What are Programmable Logic Controllers / Programmable Automation Controllers?
In any industrial automation application there are a variety of points being measured and controlled with each point playing an important role in maintaining
safety, quality, and efficiency throughout the entire application. Programmable logic controllers (PLCs) and programmable automation
controllers (PACs) are industrial control systems that continuously monitor these input measurements and use that information to control the state of
output devices based upon a custom logic program. Put simply, PLCs and PACs are specialized industrial computers used to control machines and processes.
The ability of PLCs and PACs to collect vital information and to change the process based on this information makes them ideal for almost any production line,
machine function, or process that requires high reliability control, ease of programming, and process fault diagnosis.
PLCs and PACs can be sized to fit just about any application, from small “bricks” which contain the central processing unit along with tens of inputs/outputs,
to large rack-mounted modular devices with thousands of inputs/output, and which are often networked to other PLC and SCADA systems. The ease with which PLC/PAC-based
control systems can be scaled and the ability to mix and match the type of input devices best suited for a particular application are major advantages to installing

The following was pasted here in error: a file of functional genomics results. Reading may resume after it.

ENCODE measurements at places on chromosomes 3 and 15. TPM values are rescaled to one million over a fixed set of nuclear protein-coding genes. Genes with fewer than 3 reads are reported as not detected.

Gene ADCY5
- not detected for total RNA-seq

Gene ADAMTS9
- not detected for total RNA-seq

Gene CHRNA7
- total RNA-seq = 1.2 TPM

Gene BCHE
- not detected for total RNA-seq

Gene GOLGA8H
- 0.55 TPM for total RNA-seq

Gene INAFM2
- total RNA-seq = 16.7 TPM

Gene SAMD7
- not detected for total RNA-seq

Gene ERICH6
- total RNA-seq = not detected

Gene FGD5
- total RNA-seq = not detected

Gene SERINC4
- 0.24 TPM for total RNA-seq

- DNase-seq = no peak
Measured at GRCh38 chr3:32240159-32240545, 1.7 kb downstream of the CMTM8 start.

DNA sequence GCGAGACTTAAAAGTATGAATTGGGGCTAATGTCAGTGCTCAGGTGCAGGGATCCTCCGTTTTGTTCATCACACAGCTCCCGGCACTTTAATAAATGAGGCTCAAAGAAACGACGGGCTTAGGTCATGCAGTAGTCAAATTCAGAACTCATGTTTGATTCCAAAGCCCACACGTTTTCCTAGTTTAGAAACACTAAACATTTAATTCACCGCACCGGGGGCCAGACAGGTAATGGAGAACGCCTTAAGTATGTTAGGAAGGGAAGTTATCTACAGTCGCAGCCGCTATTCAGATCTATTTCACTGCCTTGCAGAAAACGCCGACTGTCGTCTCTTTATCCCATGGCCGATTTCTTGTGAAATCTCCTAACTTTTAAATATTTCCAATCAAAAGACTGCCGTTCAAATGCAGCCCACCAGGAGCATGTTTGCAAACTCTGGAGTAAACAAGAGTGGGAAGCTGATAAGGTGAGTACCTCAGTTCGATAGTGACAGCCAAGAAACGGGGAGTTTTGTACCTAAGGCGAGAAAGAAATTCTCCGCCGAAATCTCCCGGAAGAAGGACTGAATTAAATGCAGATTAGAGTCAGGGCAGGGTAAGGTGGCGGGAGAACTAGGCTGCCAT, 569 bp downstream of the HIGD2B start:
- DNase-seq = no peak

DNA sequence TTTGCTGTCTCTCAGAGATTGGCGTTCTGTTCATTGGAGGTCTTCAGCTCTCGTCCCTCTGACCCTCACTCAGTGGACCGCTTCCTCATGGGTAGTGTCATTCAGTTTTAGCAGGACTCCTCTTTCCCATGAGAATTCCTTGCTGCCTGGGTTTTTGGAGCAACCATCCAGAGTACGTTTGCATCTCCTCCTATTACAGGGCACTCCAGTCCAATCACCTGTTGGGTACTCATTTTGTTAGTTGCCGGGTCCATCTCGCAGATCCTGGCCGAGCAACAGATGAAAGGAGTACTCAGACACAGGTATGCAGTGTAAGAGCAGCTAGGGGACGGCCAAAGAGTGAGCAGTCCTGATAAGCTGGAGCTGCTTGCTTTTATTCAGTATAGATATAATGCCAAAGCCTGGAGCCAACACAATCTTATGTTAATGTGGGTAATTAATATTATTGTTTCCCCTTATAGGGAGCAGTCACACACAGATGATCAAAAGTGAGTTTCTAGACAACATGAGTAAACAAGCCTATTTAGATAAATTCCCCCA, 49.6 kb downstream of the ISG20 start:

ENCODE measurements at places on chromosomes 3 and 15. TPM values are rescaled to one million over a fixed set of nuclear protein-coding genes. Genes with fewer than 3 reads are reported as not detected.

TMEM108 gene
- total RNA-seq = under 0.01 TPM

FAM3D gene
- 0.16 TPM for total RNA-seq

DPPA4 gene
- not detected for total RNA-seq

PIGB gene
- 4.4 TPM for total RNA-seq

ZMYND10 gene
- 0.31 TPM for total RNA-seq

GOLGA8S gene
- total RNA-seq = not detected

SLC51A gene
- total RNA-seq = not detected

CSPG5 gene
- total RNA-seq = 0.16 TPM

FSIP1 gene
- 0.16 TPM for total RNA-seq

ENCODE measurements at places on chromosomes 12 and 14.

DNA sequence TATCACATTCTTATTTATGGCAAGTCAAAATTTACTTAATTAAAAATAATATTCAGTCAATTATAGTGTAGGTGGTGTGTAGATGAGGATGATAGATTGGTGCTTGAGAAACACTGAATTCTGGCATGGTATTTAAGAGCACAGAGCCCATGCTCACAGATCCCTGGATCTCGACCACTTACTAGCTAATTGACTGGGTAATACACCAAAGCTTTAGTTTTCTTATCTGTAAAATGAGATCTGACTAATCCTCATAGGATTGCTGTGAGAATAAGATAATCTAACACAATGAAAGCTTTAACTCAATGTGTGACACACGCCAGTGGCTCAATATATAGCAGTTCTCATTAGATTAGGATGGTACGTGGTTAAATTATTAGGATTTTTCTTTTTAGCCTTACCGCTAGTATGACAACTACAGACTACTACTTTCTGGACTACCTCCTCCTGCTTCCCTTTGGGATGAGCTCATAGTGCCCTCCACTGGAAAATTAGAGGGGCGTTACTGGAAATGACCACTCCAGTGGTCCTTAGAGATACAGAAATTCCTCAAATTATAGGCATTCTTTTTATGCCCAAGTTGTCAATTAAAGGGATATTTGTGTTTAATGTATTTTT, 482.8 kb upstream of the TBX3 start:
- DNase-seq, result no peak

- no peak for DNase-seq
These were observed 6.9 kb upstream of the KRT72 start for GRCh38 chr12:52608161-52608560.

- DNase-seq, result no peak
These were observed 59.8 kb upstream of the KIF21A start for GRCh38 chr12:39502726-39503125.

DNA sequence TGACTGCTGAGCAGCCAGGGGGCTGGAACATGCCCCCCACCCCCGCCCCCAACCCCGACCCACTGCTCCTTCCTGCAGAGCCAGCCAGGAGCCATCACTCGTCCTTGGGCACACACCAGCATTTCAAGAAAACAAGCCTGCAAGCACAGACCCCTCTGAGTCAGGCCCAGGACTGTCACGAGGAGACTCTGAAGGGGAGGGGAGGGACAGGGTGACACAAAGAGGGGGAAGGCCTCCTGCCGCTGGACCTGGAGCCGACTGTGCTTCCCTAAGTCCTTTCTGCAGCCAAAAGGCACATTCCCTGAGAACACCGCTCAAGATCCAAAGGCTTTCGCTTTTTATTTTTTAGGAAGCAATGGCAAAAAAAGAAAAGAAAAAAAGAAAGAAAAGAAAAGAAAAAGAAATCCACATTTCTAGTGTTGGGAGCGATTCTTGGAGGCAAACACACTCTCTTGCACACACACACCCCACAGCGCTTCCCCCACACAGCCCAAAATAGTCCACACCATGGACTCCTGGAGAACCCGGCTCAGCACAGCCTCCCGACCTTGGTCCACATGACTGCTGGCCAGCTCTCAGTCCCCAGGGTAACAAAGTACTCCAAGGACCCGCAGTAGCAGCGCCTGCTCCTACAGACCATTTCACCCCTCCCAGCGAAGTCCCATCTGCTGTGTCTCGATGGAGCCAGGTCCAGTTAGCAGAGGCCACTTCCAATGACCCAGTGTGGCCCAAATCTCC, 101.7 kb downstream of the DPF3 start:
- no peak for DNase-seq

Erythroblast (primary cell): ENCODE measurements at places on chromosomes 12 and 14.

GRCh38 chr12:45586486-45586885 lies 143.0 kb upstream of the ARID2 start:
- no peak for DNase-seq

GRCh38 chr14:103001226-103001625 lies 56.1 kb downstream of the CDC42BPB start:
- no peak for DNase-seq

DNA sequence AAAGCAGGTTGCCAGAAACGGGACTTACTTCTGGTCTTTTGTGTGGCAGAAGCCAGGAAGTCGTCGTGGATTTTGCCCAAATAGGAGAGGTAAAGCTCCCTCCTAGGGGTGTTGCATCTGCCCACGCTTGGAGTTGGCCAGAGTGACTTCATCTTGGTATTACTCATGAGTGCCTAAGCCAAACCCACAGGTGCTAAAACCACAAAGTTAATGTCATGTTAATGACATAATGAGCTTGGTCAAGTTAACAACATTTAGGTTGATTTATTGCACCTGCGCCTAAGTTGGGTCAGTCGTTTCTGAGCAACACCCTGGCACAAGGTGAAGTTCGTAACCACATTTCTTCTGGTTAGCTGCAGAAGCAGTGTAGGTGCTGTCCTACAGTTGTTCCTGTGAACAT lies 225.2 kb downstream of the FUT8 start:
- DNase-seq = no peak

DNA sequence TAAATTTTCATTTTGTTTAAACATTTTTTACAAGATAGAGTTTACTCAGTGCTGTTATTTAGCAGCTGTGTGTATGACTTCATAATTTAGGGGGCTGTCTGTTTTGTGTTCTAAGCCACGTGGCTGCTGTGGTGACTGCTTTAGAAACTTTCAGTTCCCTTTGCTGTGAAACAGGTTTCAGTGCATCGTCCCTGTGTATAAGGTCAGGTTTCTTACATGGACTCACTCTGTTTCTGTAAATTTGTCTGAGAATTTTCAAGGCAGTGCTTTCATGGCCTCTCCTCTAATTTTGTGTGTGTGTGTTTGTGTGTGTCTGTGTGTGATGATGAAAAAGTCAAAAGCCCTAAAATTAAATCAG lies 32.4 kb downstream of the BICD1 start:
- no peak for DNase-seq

such a system.
What are the differences between PLCs and PACs?
PLCs and PACs are very similar to one another in both form and function. They are similar enough, in fact, that PACs are often simply called PLCs, a more familiar term.
Despite the similarity, there are some notable differences between the two.
Generally speaking, PACs are better equipped to integrate with the outside world. This integration allows for remote access to your application and provides analytical
insights that are not available through a standard PLCs. PACs are also equipped with a more robust selection of programming paradigms.
Despite the brawn of a PAC, it is not always the best choice for an application. There is no need to invest in a high-powered PAC to run machinery that requires simple
programming. It all comes down to the complexities of the operation. For complex, large-scale automation applications, a PAC is going to be the best option but for smaller,
simpler operations, a PLC is often a better, and more cost-effective solution.
How Do PLCs and PACs work?
Both PACs and PLCs need a few essential components to create a working system. For small-scale applications, brick-type PLCs and PACs generally include all these components
in a single package. Larger, modular units are required for large-scale applications.
The brains of the system is the CPU which controls the application by communicating with all connected devices and executing the logic program.
Input Modules interface with external sensors to provide the raw data used by the PLC/PAC prior to executing the logic program. PLCs and PACs can make